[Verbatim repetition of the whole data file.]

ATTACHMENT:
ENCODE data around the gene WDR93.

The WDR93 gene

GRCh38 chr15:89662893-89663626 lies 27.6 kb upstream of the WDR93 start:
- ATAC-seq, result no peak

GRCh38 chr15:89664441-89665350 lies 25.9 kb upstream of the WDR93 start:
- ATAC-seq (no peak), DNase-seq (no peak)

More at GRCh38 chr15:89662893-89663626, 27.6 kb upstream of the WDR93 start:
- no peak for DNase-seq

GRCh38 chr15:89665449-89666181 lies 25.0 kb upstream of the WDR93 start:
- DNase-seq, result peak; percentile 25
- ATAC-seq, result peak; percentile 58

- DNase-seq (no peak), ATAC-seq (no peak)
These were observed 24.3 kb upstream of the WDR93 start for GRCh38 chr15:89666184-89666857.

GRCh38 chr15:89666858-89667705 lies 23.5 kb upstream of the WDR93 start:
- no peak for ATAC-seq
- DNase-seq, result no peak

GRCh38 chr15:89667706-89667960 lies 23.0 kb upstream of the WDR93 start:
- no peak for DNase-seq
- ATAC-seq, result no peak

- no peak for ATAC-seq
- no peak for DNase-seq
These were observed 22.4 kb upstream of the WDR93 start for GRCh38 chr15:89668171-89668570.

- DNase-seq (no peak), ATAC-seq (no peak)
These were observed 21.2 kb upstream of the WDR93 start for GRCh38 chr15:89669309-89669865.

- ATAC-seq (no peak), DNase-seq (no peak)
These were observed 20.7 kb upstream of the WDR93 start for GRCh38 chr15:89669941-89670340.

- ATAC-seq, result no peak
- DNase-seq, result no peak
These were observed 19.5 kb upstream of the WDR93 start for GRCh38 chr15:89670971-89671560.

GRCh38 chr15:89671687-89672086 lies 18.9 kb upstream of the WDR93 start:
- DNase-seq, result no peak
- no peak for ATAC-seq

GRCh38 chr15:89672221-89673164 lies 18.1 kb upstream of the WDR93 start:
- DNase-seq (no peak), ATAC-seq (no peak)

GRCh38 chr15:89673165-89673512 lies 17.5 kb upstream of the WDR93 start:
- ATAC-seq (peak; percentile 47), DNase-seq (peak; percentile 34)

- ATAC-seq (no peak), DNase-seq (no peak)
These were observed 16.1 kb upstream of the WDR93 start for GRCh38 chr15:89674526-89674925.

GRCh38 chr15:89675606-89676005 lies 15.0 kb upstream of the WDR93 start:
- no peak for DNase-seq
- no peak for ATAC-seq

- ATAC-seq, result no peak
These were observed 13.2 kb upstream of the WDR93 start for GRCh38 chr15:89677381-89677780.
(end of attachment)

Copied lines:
ENCODE data around the gene WDR93.

The WDR93 gene

GRCh38 chr15:89662893-89663626 lies 27.6 kb upstream of the WDR93 start:
- ATAC-seq, result no peak

GRCh38 chr15:89664441-89665350 lies 25.9 kb upstream of the WDR93 start:
- ATAC-seq (no peak), DNase-seq (no peak)

More at GRCh38 chr15:89662893-89663626, 27.6 kb upstream of the WDR93 start:
- no peak for DNase-seq

GRCh38 chr15:89665449-89666181 lies 25.0 kb upstream of the WDR93 start:
- DNase-seq, result peak; percentile 25
- ATAC-seq, result peak; percentile 58

- DNase-seq (no peak), ATAC-seq (no peak)
These were observed 24.3 kb upstream of the WDR93 start for GRCh38 chr15:89666184-89666857.

GRCh38 chr15:89666858-89667705 lies 23.5 kb upstream of the WDR93 start:
- no peak for ATAC-seq
- DNase-seq, result no peak

GRCh38 chr15:89667706-89667960 lies 23.0 kb upstream of the WDR93 start:
- no peak for DNase-seq
- ATAC-seq, result no peak

- no peak for ATAC-seq
- no peak for DNase-seq
These were observed 22.4 kb upstream of the WDR93 start for GRCh38 chr15:89668171-89668570.

- DNase-seq (no peak), ATAC-seq (no peak)
These were observed 21.2 kb upstream of the WDR93 start for GRCh38 chr15:89669309-89669865.

- ATAC-seq (no peak), DNase-seq (no peak)
These were observed 20.7 kb upstream of the WDR93 start for GRCh38 chr15:89669941-89670340.

- ATAC-seq, result no peak
- DNase-seq, result no peak
These were observed 19.5 kb upstream of the WDR93 start for GRCh38 chr15:89670971-89671560.

GRCh38 chr15:89671687-89672086 lies 18.9 kb upstream of the WDR93 start:
- DNase-seq, result no peak
- no peak for ATAC-seq

GRCh38 chr15:89672221-89673164 lies 18.1 kb upstream of the WDR93 start:
- DNase-seq (no peak), ATAC-seq (no peak)

GRCh38 chr15:89673165-89673512 lies 17.5 kb upstream of the WDR93 start:
- ATAC-seq (peak; percentile 47), DNase-seq (peak; percentile 34)

- ATAC-seq (no peak), DNase-seq (no peak)
These were observed 16.1 kb upstream of the WDR93 start for GRCh38 chr15:89674526-89674925.

GRCh38 chr15:89675606-89676005 lies 15.0 kb upstream of the WDR93 start:
- no peak for DNase-seq
- no peak for ATAC-seq

- ATAC-seq, result no peak
These were observed 13.2 kb upstream of the WDR93 start for GRCh38 chr15:89677381-89677780.